“How Do I Get Good At Music?”
People constantly ask me how I learned to compose music & how to improve. Well, I pretty much just made up music on the piano and then transferred it to the computer until I was OK at it. But here's some tips:
1. Just do it.
It doesn't matter what you use: a DAW, an instrument, pen and paper, etc. Just start creating songs. Personally, I make them up on the piano then transcribe them into FL Studio. But seriously, just start doing it. Experience is the most valuable thing here. There's no trick to make something good on your first try. Just try your best, and keep making things.
2. Learn to play an instrument
Before I composed music, I learned how to play songs I liked by ear on the piano. It took me years to become proficient at it, but learning to play songs you know is an extremely valuable skill that will help you understand how common chord progressions and melodies are formed.
3. Analyze songs you like
If you can read music, analyze the aspects of songs you like that you want to improve at. Pay attention. What aspects of your favorite songs do you like the most? Is there a drum pattern you like, or a chord progression you don’t understand? You could even look at a MIDI or sheet music and try to copy it by hand. Obviously don't use something you've copied in an actual song, but it's good practice.
Mess around and try new things. This is the main way to improve at anything, really.
5. Improving at production
A lot of improving at production is just experimentation, experience, using good VSTs/samples/plugins, and watching/reading tutorials. Seriously, it's just effort. Download samples and VSTs and mess around. Listen back and forth to your own song and a well-loved song in the same genre. Put some effort in learning about effects, here are the SUPER BASIC things you pretty much have to know about.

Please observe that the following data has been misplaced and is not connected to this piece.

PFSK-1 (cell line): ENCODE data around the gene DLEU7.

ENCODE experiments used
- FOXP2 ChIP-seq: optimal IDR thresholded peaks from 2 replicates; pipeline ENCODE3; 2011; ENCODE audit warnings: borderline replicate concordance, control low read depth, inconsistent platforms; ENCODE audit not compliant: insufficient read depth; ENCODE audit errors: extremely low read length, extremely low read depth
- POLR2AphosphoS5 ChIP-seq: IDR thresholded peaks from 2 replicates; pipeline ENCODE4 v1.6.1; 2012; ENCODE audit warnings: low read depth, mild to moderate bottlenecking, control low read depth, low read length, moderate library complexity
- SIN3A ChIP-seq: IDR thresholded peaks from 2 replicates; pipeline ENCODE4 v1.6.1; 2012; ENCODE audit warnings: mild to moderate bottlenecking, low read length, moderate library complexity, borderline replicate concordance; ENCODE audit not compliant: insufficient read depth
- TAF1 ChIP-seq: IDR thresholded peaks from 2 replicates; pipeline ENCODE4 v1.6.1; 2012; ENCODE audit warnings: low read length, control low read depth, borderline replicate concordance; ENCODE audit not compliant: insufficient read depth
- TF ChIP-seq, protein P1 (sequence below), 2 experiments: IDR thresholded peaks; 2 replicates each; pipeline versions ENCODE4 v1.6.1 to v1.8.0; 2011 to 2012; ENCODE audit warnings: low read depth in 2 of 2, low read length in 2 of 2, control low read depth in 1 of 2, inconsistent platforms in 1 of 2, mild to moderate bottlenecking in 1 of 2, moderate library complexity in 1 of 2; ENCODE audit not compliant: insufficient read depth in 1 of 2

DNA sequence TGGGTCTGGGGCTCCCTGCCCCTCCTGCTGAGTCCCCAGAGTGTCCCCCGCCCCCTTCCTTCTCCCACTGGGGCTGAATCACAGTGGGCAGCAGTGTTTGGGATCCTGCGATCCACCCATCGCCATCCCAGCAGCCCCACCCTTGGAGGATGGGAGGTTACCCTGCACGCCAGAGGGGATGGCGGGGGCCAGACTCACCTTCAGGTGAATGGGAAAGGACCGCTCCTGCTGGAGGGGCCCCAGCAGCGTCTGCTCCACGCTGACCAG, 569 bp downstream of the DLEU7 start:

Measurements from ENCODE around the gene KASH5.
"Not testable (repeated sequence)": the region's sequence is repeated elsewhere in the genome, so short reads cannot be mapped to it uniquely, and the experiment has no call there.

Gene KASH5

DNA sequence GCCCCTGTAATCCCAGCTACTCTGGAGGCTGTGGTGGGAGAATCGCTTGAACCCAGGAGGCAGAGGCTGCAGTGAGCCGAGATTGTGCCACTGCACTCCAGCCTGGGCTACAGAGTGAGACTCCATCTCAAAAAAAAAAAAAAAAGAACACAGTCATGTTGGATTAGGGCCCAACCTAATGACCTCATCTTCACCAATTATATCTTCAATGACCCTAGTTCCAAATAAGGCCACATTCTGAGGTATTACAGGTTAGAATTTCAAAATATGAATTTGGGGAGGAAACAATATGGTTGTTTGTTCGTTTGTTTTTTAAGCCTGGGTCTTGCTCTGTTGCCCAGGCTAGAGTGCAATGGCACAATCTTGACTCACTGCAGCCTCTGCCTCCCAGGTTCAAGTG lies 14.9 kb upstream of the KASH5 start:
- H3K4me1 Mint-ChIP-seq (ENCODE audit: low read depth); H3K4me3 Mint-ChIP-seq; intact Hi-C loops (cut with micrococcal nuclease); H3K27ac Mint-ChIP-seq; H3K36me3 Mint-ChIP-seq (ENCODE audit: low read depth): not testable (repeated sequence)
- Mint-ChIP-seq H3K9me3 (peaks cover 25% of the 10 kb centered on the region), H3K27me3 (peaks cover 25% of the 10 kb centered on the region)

- Limiters & Compressors
When analyzing a song, what aspects of a song should you generally pay attention to? What should you consider in your own songs?
3. Rhythm & Meter
4. Instrumentation & Timbre
6. Production (if digital)
1. Melody - What's the melody? Countermelody? How do they relate to one another?
2. Chords - What are the chords? How do the chords sound? How are they arranged in relation to each other? How do the chords relate to the melody?
3. Rhythm - What are the prevailing rhythms in the song? How are the drums arranged? How do the melody/countermelody/bass/drum parts all relate to one another, rhythm-wise?
4. Instrumentation - What&how many instruments are used, and where? What ranges (high? low? mid?) do the instruments occupy? How do the instruments change throughout the piece?
5. Structure - What are the different "parts" of the song, and how do the above four qualities change in each of them? How does one part transition to another?
6. Production - How are effects used in each part of the song? How are the parts of the song panned (L/R)? What kind of samples are used - and HOW are they used?
With each of these, you shouldn't learn "how" but also ask yourself "why" each of these decisions were made.
As a final note, for "making up" melodies, I don't really know where it comes from. For me, it feels natural for song ideas to come to me in the shower or while I'm walking around. I don't know if this will start happening to you. But what I can say is, if you want to compose a song, physically all you have to do is place notes on a staff and tune some effects. So on that level there's nothing holding you back from doing the same thing as a great composer. It's all knowledge. And I guess how good your samples are lol